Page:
Salient features of Indian Economy
India is a Mixed economy. In a mixed economy, public sector (govt. owned) business enterprises exist along the private sector to achieve a welfare state (promoting, protecting social and economic well being of citizens) with a socialist pattern of society. Ever since independence, India’s economic development has been guided by the twin objectives of developing:
- a) a rapidly and technologically progressive economy by democratic means; and
- b) a social order based on justice, offering equal opportunity to every citizen of the country.
In India, almost 60-70% of the total population still resides in rural areas and hence they depend on agriculture for their livelihood. It contributes only ~16% to GDP of India.
India is overpopulated. In every decade the Indian population gets increased by about 20%. During 2001-11, the population increased by 17.6%. With this high growth rate of the population about 1.7 crore new persons are added to the Indian population every year. To sustain 17.5% of the world population India only has 2.46% of the world’s land area. This has lead to a high population density and food scarcity.
India has not yet achieved the goal of balanced economic development. In a balanced economy, first, the primary sector should develop and then the secondary sector and later on the tertiary sector. But, in India, the 1st primary sector developed and then the secondary sector was overridden and directly tertiary sector developed. According to the latest data available, about 64% of the total labor force is dependent on agriculture, 16% on industries and the rest about 20% on the trade, transport and other services. Secondary sector results in capital formation in an economy which is weaker in India. India needs an emphasis on the secondary sector to sustain its economy.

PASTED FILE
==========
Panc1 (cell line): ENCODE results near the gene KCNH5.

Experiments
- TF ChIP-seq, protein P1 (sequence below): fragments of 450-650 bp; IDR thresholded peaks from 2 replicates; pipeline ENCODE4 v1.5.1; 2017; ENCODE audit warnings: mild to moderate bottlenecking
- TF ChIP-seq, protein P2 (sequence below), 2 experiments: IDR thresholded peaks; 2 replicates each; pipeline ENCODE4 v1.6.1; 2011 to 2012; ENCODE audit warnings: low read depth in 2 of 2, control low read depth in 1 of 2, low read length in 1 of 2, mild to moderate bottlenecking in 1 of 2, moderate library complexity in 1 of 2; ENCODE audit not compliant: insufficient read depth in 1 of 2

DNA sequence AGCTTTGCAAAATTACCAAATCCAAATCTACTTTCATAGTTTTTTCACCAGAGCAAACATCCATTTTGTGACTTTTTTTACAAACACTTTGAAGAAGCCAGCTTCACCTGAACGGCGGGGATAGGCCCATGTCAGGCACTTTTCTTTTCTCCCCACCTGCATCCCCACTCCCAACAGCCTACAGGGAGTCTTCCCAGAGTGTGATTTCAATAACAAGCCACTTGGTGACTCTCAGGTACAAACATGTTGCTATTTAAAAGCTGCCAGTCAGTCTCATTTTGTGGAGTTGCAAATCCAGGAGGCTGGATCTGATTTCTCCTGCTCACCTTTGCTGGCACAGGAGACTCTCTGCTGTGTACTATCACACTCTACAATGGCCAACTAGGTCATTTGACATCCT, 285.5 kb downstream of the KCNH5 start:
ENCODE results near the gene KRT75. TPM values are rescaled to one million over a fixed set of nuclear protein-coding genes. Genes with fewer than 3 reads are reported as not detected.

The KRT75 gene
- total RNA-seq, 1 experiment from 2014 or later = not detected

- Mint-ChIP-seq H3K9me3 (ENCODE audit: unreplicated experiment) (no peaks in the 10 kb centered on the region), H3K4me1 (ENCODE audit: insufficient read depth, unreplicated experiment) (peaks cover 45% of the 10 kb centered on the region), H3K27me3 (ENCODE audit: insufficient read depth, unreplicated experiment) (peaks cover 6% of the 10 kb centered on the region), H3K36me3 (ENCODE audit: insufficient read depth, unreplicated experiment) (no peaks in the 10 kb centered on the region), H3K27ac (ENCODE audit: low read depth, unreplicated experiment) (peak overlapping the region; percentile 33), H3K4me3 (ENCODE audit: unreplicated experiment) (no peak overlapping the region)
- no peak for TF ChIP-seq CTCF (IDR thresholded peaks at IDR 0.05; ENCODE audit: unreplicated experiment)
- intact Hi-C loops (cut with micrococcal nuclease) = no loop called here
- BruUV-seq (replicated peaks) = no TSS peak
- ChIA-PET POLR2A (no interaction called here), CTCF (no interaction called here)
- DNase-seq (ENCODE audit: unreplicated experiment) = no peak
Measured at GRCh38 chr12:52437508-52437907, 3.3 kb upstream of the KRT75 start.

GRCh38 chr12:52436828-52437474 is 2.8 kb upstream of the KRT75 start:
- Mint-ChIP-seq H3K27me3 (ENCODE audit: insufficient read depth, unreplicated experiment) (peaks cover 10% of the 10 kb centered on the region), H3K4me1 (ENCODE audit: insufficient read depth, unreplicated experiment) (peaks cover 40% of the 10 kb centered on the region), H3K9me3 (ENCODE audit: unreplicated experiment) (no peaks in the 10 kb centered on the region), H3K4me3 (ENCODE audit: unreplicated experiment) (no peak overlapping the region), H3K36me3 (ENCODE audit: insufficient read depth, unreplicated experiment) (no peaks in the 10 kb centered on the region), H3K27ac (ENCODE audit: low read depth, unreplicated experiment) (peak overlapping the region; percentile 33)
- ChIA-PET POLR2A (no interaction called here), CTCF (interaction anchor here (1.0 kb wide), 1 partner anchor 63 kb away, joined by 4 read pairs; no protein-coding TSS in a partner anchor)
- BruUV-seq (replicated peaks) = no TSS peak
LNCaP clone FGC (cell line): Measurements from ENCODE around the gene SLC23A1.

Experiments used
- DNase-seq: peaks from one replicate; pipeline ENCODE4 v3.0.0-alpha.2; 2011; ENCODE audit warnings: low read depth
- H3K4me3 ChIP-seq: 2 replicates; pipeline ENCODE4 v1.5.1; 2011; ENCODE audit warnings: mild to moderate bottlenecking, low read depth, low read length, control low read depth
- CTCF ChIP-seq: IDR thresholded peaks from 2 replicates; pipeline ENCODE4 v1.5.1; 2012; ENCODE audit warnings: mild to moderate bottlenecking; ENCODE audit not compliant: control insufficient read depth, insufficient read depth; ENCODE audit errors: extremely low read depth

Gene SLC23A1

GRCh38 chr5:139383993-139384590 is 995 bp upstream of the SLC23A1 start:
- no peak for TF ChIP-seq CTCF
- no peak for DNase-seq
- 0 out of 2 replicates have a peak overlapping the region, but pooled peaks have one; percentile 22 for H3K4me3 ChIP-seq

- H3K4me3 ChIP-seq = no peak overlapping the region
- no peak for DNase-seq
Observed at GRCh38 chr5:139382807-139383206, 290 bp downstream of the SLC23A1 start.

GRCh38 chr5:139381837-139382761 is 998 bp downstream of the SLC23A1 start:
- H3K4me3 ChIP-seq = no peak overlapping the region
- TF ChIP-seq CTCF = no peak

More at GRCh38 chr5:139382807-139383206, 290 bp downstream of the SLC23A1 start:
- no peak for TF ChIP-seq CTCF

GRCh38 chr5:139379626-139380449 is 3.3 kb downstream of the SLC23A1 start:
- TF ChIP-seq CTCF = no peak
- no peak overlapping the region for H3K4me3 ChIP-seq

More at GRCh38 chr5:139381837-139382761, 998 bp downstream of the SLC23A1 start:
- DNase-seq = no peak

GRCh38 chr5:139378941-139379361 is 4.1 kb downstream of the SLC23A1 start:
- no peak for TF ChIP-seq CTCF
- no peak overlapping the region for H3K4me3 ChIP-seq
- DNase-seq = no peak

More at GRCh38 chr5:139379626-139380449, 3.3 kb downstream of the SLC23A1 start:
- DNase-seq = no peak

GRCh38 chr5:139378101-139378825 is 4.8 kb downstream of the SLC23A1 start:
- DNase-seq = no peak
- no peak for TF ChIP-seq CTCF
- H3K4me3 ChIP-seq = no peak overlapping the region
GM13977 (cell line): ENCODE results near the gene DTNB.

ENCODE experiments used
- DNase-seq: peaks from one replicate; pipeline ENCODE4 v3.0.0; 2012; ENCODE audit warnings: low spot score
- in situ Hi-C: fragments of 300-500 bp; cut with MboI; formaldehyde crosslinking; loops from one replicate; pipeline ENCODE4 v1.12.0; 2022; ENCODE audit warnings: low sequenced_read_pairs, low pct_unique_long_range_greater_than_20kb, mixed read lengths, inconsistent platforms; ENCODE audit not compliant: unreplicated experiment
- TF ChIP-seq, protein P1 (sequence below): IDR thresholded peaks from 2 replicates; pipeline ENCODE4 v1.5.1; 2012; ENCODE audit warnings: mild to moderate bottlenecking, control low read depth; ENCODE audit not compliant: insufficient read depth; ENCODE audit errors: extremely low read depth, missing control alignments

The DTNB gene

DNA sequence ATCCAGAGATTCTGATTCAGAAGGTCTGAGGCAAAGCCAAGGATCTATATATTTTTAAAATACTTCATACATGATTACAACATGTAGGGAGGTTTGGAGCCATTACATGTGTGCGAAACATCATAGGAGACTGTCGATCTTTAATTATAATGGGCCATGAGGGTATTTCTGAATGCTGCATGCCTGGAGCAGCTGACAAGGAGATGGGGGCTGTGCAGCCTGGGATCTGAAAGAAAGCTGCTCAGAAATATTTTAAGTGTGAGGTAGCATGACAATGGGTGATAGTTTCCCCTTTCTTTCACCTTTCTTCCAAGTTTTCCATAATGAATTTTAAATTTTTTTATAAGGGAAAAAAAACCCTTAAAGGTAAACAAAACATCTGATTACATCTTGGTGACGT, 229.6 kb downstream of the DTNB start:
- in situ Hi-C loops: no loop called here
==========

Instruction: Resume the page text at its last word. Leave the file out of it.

Another basic characteristic of the Indian economy is the existence of capital deficiency which is reflected in two ways –
- The amount of capital per head available is low; and
- The current rate of capital formation is also low.
India has to replace the current capital goods with new capital goods to increase the produce and capital formation as there is a direct relationship between capital formation and the growth trajectory.
There is a lack of physical infrastructure (i.e. road, electricity, banking, transportation, insurance, energy) and the social infrastructure (i.e. education, health, housing, drinking water, sanitation) that hinders the development process of a country.
Social Infrastructure: Helps the economic system from outside, increases the quality of human resources.
Physical Infrastructure/Economic infrastructure: It helps the economic system from inside; i.e. road, electricity, banking, transportation, insurance, energy etc.
India lacks a regulatory framework for infrastructure. India requires an independent regulatory body like SEBI which should protect the investors from uncertainties, it should remove the obstacles for Public-Private projects and safeguard economic projects.
Certain institutions necessary for economic development are not adequately developed. For instance, to mobilize savings and more especially the savings of the rural sector, the creation and the development of financial institutions is essential. India suffers from the inadequacy of financial institutions in rural areas.